I've found the seed stash and have started planting containers with edible flowers, herbs and vegetables. I would put in a garden plot, but not knowing how long we'll be here has put a damper on my enthusiasm to completely edibly-landscape our acre as I'd like to do with my more-permanent home.

We purchased more vegetable seeds, some potted herbs (lemon grass, oregano, peppermint), a pot of okra seedlings (there weren't any seeds at the store) and a bulb of organic garlic (for separating into cloves and planting).

I was pricing citrus trees yesterday at the Home Despot (from whence came the seeds and potted herbs) and found dwarf pomegranates, I didn't purchase any, but am now including them in the landscape plan in my head. They'd make good shrubs for a hedge or specimens -- and both Stonn and I like pomegranates.

I've planted nasturtiums, garlic chives and a yellow onion (mostly for seed, somewhat for onion greens).

Today, I'm soaking peat pots in little leftover Martha Stewart branded seed starting containers and am topping off the soil in some other planters and will line the south-facing, mini-blindèd shelves at the end of the kitchen with as many pots as I can. The herbs I put there yesterday haven't yet freaked from too much or too little sun, so we'll try them there.

Homer ate the cherry tomato plant I had on the front porch, so I figure everything will be safer if planted indoors.

Wildcrafting notes:
Acorns are ripening and I'd like to experiment with making meal from them.

I tried making candle wax from the wax myrtle tree outside my bedroom window. Following standard bayberry instructions, I was less than successful. The leavings smelled good, but no wax was extracted.

Goldenrod's blooming.

There's a lot of Florida rosemary on this property. I'd like to learn what can be done with it besides tromp on it and comment how good the lawn smells. It does okay in potpourri, but not as incense/smudge. It's not listed as being edible. The site cited states it grows best in dry areas, though this location is so swampy it grows moss and sedges instead of lawn.
orelonde: (Default)
As I type, I am roasting a turkey in a dutch oven on the top of my stove. Yay, me! There's barely a trace of increased heat in the kitchen, which is keeping the a/c from kicking in overtime to make up for using the oven.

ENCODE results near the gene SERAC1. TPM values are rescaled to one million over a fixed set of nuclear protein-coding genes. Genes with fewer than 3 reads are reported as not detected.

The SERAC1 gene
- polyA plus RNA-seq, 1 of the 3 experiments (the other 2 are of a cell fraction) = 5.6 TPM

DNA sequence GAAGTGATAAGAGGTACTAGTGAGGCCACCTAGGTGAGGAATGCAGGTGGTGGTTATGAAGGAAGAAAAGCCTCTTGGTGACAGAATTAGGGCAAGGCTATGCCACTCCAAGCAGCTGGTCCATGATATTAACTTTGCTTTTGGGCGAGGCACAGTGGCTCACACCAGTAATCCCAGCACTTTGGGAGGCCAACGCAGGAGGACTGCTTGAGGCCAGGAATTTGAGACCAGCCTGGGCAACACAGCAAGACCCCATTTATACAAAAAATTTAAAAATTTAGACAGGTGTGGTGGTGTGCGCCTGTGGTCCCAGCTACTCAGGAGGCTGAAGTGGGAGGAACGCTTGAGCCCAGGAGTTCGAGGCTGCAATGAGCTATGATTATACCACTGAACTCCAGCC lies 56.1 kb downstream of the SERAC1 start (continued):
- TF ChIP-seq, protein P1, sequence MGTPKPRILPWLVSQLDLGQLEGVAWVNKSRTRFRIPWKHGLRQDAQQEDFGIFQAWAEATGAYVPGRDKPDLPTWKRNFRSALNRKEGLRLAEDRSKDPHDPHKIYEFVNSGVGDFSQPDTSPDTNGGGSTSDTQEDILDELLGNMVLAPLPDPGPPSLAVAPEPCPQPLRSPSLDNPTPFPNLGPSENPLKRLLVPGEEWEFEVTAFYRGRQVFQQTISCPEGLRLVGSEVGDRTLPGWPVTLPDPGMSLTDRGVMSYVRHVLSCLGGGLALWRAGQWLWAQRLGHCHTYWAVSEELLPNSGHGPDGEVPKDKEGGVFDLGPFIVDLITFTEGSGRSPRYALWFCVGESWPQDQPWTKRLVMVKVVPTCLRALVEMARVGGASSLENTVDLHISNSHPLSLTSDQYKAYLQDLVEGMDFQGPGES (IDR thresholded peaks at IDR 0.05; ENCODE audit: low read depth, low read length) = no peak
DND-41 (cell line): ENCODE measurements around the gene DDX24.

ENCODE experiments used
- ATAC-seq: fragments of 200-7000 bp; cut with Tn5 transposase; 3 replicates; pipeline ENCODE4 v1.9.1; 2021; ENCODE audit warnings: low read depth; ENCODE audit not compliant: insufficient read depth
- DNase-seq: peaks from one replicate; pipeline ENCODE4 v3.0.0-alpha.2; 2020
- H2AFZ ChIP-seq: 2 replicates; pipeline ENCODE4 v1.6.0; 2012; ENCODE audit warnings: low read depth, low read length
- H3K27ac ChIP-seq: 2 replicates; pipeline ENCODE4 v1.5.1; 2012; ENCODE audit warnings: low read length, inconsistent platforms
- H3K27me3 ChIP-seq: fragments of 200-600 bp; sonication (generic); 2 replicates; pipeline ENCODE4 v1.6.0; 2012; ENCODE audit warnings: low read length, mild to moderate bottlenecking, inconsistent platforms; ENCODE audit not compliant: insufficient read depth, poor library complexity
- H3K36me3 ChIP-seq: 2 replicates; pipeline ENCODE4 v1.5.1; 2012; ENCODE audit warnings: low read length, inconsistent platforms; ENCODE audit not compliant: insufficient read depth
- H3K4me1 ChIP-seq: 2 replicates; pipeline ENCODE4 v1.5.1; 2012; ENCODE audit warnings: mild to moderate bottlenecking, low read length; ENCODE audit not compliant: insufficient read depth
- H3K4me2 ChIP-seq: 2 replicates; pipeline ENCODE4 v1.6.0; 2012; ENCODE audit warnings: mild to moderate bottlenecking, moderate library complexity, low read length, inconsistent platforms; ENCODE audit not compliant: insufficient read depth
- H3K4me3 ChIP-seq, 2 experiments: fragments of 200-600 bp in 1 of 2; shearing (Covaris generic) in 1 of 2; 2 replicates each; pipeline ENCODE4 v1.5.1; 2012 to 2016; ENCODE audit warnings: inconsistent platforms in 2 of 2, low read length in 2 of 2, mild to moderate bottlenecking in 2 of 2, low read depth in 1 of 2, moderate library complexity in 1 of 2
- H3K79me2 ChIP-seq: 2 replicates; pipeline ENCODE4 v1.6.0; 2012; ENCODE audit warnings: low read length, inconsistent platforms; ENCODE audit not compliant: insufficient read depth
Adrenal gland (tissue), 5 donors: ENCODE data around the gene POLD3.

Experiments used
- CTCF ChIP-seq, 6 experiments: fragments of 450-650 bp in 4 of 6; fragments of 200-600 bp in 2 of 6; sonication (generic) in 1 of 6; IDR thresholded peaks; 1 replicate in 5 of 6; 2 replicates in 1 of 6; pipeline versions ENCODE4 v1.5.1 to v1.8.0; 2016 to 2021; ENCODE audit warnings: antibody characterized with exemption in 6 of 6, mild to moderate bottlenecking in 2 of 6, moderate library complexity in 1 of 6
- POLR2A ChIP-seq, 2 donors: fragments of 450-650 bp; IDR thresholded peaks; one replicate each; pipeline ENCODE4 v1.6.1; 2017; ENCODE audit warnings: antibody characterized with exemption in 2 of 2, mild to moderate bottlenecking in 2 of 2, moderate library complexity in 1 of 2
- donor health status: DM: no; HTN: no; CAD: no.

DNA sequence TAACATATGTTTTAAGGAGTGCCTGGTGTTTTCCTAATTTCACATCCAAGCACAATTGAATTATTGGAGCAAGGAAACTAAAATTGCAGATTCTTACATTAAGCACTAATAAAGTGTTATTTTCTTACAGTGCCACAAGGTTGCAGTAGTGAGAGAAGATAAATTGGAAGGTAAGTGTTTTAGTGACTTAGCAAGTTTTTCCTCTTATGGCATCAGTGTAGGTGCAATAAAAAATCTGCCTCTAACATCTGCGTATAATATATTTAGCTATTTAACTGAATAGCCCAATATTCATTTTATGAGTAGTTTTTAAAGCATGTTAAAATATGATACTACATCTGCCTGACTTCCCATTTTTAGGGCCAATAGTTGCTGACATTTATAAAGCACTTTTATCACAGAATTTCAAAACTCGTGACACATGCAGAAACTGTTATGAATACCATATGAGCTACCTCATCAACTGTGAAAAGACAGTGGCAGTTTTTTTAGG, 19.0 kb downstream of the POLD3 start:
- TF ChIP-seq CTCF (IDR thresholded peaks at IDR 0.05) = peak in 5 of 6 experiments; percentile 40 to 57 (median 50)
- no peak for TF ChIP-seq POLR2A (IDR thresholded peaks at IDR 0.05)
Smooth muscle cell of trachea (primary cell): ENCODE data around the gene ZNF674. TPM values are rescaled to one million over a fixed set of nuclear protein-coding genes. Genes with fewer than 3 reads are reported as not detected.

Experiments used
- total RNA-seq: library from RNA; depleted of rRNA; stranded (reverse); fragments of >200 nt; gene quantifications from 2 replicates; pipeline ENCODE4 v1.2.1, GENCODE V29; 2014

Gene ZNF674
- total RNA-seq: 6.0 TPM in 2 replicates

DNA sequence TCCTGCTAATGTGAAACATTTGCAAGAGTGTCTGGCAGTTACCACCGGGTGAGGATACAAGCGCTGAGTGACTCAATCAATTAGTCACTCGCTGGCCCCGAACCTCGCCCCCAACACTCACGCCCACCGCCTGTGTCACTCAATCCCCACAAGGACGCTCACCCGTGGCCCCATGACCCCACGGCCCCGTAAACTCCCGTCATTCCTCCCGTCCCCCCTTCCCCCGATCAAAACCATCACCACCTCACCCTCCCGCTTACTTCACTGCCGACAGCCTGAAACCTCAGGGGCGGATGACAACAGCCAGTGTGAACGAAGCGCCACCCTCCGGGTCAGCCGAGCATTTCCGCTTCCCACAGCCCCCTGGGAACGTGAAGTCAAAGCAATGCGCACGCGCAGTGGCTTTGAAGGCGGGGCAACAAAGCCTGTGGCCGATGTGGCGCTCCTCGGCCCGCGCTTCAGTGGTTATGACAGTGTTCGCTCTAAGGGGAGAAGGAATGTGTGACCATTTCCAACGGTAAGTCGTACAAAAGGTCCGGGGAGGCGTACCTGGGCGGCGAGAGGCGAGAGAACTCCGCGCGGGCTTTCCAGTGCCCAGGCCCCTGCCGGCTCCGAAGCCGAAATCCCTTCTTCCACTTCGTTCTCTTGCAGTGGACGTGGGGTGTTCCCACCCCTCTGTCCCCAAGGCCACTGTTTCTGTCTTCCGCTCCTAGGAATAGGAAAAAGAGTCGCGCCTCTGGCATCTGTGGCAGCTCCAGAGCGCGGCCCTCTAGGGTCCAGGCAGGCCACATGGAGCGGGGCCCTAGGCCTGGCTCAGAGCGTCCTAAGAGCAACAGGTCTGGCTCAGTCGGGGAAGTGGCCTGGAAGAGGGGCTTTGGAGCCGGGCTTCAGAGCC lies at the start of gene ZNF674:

I'm in search of more recipes for the handy item, as I hear one can bake in it, stovetop, which seems like a Handy Thing.

Ferrous metals are (only, in my opiniated opinion) for cast iron cookware or high-carbon steel knives. In both cases, the older and more heirloomy they are, the better I like them. My Dutch oven is less than ten years old (I bought it new), so I haven't really done as much with it as I should ... it still isn't properly seasoned. The other new piece I have is a griddle / grill pan that is more of a pain to clean than I think is worth, from time to time so seldom use except as a heat sink in the oven. (Note to self: check oven up-the-street to see if it's still in there; don't leave it there if it is.)

My (great) Gramma Retzke's frying pan, however, is a dream to work with. Though it's been sitting in a box in a sweltering garage for several years and may have been in a box in an unheated attic or basement for much longer before then, it hasn't needed reseasoning or fussing-over, just a careful wash to get rid of the dust. [livejournal.com profile] stonn's even been washing it like the stainless pans (when I forget to wipe it out after use and return it to the cabinet or a "don't touch me, I'm working"- looking place on the stove without mucking up the season.

I also like that we can take the stuff (car, not backpack) camping and cook over the campfire with it, or in the Dutch oven's case, in a hole in the ground. A happy camper I am indeed.

Very happy I didn't spend loads-of-bucks on a clay roaster when folks were selling overpriced home party cooking gear, especially since I've been dropping and breaking crockery lately. :P

I think my PennaDutch ancestresses (so called even though they're mostly from Sandusky, which is in Ohio) would be satisfied. And then wonder why I was so puffed-up proudly happy about a pot, quite possibly.